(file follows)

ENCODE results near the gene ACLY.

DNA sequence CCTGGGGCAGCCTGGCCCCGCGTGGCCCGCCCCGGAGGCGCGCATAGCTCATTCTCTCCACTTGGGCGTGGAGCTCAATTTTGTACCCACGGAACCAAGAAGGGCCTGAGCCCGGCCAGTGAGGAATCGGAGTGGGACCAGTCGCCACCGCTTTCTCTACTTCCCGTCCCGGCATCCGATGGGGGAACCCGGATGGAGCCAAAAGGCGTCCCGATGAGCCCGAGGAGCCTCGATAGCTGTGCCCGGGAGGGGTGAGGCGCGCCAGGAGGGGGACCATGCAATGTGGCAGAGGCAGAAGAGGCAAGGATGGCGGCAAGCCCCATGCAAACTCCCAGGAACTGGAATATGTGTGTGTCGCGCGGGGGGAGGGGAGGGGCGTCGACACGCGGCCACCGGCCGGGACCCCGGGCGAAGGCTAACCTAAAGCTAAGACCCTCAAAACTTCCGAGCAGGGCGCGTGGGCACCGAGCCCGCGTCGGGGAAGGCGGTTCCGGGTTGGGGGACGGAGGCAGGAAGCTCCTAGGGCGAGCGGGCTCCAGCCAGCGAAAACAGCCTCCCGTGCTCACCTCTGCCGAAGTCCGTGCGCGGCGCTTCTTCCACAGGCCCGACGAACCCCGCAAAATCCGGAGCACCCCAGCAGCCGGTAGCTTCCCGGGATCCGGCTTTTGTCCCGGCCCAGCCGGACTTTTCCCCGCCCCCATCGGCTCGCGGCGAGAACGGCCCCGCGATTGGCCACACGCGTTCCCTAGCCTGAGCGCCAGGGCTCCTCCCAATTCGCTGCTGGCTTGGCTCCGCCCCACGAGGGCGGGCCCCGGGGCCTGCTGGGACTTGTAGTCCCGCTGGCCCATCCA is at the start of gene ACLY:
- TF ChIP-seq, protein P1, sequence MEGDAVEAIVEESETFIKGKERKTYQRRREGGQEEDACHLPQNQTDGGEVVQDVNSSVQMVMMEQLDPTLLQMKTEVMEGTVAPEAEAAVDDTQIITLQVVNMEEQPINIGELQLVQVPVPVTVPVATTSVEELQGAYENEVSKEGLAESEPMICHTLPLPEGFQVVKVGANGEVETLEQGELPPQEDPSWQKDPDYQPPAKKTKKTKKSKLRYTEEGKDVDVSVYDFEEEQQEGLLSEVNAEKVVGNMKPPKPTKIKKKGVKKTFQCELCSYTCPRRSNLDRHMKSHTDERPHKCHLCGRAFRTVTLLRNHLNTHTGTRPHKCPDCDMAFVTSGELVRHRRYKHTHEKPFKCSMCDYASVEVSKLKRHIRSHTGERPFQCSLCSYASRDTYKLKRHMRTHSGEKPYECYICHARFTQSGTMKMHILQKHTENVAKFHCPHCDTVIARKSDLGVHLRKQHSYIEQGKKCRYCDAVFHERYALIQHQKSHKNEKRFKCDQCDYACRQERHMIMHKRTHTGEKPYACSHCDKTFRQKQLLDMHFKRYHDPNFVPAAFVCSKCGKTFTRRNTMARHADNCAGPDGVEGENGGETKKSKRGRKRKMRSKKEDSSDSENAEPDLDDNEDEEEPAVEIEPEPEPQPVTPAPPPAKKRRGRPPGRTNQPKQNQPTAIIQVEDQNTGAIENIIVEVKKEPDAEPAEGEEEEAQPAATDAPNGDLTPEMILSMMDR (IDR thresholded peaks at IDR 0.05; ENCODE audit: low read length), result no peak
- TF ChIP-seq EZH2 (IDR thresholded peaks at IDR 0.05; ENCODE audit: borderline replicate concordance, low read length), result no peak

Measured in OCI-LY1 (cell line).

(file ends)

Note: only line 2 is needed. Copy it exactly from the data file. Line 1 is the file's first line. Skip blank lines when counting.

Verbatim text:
DNA sequence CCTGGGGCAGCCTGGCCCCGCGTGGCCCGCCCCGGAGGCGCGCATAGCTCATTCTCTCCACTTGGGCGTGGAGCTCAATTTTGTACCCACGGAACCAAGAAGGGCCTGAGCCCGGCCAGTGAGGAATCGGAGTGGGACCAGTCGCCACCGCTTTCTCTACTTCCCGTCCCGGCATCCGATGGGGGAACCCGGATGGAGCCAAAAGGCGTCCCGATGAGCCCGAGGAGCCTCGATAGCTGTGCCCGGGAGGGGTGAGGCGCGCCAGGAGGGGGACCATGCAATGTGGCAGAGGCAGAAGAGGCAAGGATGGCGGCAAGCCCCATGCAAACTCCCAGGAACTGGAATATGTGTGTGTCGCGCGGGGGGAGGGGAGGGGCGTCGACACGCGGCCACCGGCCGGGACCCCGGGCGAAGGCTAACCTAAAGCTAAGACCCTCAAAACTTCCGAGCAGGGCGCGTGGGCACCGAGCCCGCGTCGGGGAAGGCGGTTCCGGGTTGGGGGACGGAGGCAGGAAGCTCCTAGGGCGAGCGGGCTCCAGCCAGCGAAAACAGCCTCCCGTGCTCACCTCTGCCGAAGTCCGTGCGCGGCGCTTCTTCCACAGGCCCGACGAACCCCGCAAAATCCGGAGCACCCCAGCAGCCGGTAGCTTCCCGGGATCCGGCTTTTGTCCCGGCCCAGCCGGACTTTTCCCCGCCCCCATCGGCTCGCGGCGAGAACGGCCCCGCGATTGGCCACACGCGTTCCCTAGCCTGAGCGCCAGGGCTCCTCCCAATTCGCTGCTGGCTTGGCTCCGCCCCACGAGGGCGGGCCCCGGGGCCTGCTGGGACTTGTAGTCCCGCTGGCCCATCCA is at the start of gene ACLY: